Edinburgh Film Festival: Jon Ronson on Okja

Ahn Seo-hyun in a scene from Okja
Ahn Seo-hyun in a scene from Okja
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Alistair Harkness talks to Jon Ronson about his screenplay for Okja, a sci-fi blockbuster about corporate greed by Korean auteur Bong Joon-ho, screening as part of this year’s Edinburgh International Film Festival

Revolving around a young girl’s determination to rescue her giant pet “super pig” from the clutches of a big multinational company intent on sending it to the slaughterhouse, Bong Joon-ho’s new creature feature Okja is a wildly entertaining sci-fi blockbuster with a disturbing satirical streak about food manufacturing and the corporate skullduggery behind it. Which is to say, it’s exactly the sort of film fans of the director’s previous movies The Host and Snowpiercer will eat up.

Jon Ronson says Okja is one of the first Trump-era films. Picture: Geraint Lewis/Writer Pictures

Jon Ronson says Okja is one of the first Trump-era films. Picture: Geraint Lewis/Writer Pictures

But there’s also a moment early in the film – which gets its Scottish premiere at the Edinburgh International Film Festival next weekend – in which British viewers of a certain age might detect the specific influence of its co-writer Jon Ronson, best-selling author of The Psychopath Test.

The moment in question features Jake Gyllenhaal as a popular television zoologist who has been recruited by Tilda Swinton’s grinning CEO as the public face of the agrochemical company she’s desperately trying to rebrand. As the film cuts from a duplicitous press conference laying out the fake backstory of the eponymous pig, we see a montage of clips from of a TV show featuring Gyllenhaal’s character goofing around with turtles, llamas and bears. International audiences might think ‘Steve Irwin’, but naming the character ‘Johnny’ and the show Magical Animals, it’s clear who the real inspiration was…

“It was totally inspired by Johnny Morris,” confirms Ronson over the phone from New York. “I thought of him as Johnny Morris with a sprinkling of some of his darker contemporaries. During one of my first meetings with Bong I showed him some episodes of Animal Magic on YouTube and he loved it.”

If it sounds incongruous that one of South Korea’s most successful directors – a filmmaker Quentin Tarantino likens to Steven Spielberg in his prime – should be taking inspiration from a show that was 
a staple of British children’s television, it’s also a testament to the way Bong’s sensibilities synched with Ronson’s. It turns out Bong was a big fan of Ronson’s script for Frank, the surreal Michael Fassbender-starring comedy he’d based loosely on his experiences touring with Frank Sidebottom. Looking for someone to flesh out the film’s many English-speaking characters, which in addition to Gyllenhaal’s and Swintion’s, includes a fringe group of Animal Liberation Front radicals led by a depressed Paul Dano, he called Ronson up.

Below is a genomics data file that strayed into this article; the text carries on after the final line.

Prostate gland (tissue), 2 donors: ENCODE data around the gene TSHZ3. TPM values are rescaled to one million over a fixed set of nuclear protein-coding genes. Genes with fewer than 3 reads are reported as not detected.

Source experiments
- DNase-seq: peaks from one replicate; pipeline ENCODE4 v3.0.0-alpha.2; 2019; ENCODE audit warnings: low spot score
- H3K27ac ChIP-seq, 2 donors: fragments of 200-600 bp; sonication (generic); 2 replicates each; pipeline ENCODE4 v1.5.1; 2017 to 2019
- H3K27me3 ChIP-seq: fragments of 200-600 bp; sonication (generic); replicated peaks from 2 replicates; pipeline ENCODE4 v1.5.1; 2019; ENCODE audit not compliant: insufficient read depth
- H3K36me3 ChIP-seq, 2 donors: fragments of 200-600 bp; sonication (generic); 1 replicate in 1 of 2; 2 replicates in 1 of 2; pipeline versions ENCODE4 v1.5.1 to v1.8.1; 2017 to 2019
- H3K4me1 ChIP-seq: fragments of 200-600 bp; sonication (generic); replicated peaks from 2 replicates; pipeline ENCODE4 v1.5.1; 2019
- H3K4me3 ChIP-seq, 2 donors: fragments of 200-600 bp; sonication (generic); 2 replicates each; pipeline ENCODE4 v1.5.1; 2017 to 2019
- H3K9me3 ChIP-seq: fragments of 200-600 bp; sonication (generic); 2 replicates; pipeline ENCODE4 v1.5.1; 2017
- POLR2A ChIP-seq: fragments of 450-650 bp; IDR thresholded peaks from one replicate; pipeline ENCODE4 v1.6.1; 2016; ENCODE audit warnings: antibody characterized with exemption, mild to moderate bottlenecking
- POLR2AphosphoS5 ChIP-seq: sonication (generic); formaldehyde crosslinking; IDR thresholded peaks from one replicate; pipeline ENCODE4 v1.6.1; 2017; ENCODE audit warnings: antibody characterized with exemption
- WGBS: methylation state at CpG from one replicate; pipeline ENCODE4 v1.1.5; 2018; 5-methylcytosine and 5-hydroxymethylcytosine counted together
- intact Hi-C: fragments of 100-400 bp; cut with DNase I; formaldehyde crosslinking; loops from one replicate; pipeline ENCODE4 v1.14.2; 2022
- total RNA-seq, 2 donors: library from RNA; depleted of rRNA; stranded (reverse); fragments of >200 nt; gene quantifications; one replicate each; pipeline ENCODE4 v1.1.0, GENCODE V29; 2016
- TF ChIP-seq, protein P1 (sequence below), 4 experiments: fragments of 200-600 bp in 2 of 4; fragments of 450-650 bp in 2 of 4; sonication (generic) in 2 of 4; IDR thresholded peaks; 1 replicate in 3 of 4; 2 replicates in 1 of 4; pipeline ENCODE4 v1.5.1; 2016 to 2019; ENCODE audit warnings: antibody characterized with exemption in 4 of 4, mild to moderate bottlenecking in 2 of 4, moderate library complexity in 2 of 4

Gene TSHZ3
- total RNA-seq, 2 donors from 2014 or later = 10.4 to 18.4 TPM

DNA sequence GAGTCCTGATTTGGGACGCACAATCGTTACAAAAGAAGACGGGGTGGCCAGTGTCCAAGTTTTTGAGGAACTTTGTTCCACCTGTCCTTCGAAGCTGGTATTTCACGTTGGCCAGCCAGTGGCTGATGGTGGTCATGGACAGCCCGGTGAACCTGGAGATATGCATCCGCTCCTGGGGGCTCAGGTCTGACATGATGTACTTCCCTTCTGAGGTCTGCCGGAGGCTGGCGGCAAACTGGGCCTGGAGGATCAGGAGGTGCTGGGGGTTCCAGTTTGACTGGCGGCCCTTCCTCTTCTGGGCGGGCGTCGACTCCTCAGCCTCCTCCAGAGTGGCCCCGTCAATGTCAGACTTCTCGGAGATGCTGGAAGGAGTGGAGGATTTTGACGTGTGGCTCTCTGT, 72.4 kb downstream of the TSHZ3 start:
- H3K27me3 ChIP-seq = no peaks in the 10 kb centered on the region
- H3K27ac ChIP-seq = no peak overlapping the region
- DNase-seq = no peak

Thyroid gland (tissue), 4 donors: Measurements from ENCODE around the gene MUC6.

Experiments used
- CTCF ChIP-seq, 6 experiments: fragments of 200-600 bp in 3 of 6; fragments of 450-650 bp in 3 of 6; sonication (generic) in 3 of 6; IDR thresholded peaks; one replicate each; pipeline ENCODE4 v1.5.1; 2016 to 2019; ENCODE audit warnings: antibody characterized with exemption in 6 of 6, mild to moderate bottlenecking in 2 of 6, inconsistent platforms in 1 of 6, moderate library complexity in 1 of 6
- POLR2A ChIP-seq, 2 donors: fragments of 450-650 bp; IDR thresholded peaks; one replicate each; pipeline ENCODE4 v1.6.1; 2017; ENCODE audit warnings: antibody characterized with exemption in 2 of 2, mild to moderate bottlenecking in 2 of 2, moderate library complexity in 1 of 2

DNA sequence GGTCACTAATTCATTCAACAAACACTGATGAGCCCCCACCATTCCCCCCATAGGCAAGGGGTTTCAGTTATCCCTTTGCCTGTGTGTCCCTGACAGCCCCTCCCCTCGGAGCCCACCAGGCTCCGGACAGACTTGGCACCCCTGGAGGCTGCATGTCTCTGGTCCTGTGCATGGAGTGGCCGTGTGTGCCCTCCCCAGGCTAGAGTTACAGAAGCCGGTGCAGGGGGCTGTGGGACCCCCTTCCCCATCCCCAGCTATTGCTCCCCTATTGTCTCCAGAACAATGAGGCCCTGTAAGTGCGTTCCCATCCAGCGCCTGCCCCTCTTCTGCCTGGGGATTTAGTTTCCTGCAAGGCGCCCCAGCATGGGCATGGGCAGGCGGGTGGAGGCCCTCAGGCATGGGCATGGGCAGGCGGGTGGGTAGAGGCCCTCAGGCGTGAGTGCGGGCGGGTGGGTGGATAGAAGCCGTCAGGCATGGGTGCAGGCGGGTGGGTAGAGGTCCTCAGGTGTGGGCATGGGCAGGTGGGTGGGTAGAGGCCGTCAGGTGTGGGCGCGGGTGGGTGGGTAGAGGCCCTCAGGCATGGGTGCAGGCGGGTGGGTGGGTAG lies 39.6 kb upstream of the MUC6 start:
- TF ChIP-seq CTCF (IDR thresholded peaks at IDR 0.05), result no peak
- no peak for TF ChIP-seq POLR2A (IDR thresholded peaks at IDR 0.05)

“I think he thought the melancholy comedy of Frank could work with the Animal Liberation Front stuff,” says Ronson, who also saw a link between the themes of Okja and the themes of his own books, especially So You’ve Been Publically Shamed, his recent investigation into the growing public appetite for shaming people online. “It was the idea of the slaughterhouse,” Ronson explains. “On social media we want to hurt people and not feel bad about it and one of the main themes of Okja is that animals are pets, but also we eat them. Nobody wants to hear this, but it’s true: pigs are adorable, like dogs, so we have to find a way to not feel bad about eating them. When Bong sent me the first draft I thought, ‘Wow, this is all of the stuff I’ve been writing about’.”

There are plenty of political resonances in the film as well. Ronson says he and Swinton talked a lot about Tony Blair and there’s another character (also played by Swinton) who’s very Trump-like. “We were filming these things in August, but the whole thing wrapped before the election,” says Ronson. “I actually got quite excited towards the end of the film thinking, ‘This is prophetic; this is like one of the first Trump-era films’.”

If all of this sounds potentially controversial, it’s nothing compared to the column inches the film’s backer, Netflix, has already inspired by funding a blockbuster of this magnitude for simultaneous release in cinemas and on its streaming service. The uproar in Cannes last month has continued with Korea’s major cinema chains refusing to book the film. Ronson thinks the controversy is stupid. “This isn’t a question of whether Okja should be for big screen or small screen. It’s a question of do you want Okja to exist or not exist?” As he points out, “It’s a big budget film that has these big tonal shifts and half of it is Korean, half of it is in English. You can get away with these things on a small budget film, but this is a 50-60 million dollar movie. I just can’t imagine who else would possibly have made it without subjecting it to massive compromises.”

That’s probably true. Just ask Bong. He ended up locked in a protracted battle with Harvey Weinstein to get his English language debut Snowpiercer released without cuts. “Netflix didn’t do anything like that,” says Ronson. “They gave him total control. This is exactly the film he wanted to make. Cineastes should be celebrating that.”

Okja is at the EIFF (www.edfilmfest.org.uk) on 25 and 28 June, and on Netflix from 28 June.